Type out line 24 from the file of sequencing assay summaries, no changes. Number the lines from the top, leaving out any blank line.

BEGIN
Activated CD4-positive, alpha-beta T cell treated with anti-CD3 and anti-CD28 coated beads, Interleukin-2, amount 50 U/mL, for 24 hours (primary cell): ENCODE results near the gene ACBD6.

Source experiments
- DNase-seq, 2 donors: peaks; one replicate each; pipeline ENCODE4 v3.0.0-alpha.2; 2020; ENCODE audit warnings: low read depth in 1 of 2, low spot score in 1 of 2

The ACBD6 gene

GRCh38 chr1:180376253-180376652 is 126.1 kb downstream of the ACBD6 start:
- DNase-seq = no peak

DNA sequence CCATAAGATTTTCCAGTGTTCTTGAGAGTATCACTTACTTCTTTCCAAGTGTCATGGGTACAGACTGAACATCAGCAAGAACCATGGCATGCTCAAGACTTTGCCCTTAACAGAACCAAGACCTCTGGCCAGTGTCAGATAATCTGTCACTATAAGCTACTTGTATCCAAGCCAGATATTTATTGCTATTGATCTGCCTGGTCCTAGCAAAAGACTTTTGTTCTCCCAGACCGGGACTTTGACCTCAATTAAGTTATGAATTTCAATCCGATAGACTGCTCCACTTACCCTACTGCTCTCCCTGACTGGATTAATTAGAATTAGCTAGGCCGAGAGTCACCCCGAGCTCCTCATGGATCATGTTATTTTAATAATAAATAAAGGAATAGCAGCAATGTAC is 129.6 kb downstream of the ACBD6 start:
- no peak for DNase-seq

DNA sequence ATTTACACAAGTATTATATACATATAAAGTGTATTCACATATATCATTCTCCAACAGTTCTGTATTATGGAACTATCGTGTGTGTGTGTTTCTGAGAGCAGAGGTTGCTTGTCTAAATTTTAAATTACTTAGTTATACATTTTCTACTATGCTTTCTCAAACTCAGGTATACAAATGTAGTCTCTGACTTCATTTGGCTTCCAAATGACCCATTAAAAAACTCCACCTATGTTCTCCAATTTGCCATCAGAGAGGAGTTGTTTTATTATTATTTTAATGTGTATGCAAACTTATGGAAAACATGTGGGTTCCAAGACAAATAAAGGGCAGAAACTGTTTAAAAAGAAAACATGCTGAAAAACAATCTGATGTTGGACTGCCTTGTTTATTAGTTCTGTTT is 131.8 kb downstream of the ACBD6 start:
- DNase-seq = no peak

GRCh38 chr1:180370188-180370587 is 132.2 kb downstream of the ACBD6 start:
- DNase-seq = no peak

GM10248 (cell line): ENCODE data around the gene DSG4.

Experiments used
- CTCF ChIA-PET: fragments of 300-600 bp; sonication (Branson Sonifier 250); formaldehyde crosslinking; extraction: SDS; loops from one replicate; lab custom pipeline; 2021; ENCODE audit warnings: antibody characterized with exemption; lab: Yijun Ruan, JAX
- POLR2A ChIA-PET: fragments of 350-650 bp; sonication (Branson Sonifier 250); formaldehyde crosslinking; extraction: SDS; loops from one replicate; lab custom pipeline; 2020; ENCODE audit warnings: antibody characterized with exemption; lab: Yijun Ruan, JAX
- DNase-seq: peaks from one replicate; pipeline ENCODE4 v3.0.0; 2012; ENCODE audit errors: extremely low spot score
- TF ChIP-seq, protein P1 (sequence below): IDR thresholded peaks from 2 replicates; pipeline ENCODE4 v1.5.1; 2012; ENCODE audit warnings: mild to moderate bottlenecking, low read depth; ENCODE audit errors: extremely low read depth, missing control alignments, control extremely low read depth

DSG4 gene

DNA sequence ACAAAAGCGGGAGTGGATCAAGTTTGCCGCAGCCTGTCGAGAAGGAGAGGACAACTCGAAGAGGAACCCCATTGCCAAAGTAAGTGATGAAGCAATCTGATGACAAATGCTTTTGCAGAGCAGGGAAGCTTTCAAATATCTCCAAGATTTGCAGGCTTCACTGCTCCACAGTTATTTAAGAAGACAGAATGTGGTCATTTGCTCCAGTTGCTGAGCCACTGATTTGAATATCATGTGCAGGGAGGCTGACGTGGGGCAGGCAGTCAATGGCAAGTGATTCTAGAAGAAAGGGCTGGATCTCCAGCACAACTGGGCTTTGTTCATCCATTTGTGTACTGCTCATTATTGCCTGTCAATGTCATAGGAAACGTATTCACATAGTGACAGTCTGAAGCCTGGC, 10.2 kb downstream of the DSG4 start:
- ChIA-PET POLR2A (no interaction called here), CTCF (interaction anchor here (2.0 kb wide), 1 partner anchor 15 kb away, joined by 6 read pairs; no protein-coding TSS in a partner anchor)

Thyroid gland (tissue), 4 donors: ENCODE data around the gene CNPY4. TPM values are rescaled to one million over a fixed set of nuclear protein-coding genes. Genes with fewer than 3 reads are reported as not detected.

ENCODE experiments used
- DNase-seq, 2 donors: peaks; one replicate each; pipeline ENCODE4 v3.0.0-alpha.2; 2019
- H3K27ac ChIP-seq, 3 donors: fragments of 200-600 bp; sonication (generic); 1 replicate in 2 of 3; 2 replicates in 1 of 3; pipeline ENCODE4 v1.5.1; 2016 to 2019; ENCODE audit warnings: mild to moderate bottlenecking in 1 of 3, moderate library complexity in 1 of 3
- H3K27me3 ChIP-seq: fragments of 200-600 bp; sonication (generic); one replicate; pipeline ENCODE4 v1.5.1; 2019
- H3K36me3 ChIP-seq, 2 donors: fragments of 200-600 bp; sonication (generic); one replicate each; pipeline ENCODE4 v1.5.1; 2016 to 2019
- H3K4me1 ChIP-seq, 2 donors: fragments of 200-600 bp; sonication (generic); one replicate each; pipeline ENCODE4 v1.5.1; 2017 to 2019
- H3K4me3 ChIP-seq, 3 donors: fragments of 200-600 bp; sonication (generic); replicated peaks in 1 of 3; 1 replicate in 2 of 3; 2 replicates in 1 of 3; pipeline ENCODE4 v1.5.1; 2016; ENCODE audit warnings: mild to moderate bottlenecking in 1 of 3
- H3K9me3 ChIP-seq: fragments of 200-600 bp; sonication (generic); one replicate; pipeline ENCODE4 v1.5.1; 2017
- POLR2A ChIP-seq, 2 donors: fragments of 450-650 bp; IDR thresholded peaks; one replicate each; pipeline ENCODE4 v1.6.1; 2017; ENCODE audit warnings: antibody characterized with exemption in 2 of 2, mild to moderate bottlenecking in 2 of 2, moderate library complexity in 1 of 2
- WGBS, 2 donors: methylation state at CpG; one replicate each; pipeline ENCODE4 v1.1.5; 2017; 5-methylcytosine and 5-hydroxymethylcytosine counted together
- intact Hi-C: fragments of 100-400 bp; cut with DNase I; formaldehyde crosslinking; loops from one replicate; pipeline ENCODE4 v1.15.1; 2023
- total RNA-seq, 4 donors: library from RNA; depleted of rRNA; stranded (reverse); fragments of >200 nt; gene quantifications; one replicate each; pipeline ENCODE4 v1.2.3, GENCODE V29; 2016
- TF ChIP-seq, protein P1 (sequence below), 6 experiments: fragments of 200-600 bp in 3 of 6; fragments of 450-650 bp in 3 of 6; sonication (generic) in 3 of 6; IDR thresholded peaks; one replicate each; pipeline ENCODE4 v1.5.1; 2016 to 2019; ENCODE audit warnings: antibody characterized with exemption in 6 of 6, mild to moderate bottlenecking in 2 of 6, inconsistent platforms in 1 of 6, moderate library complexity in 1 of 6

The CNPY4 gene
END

- DNase-seq, 2 donors: peaks; one replicate each; pipeline ENCODE4 v3.0.0-alpha.2; 2019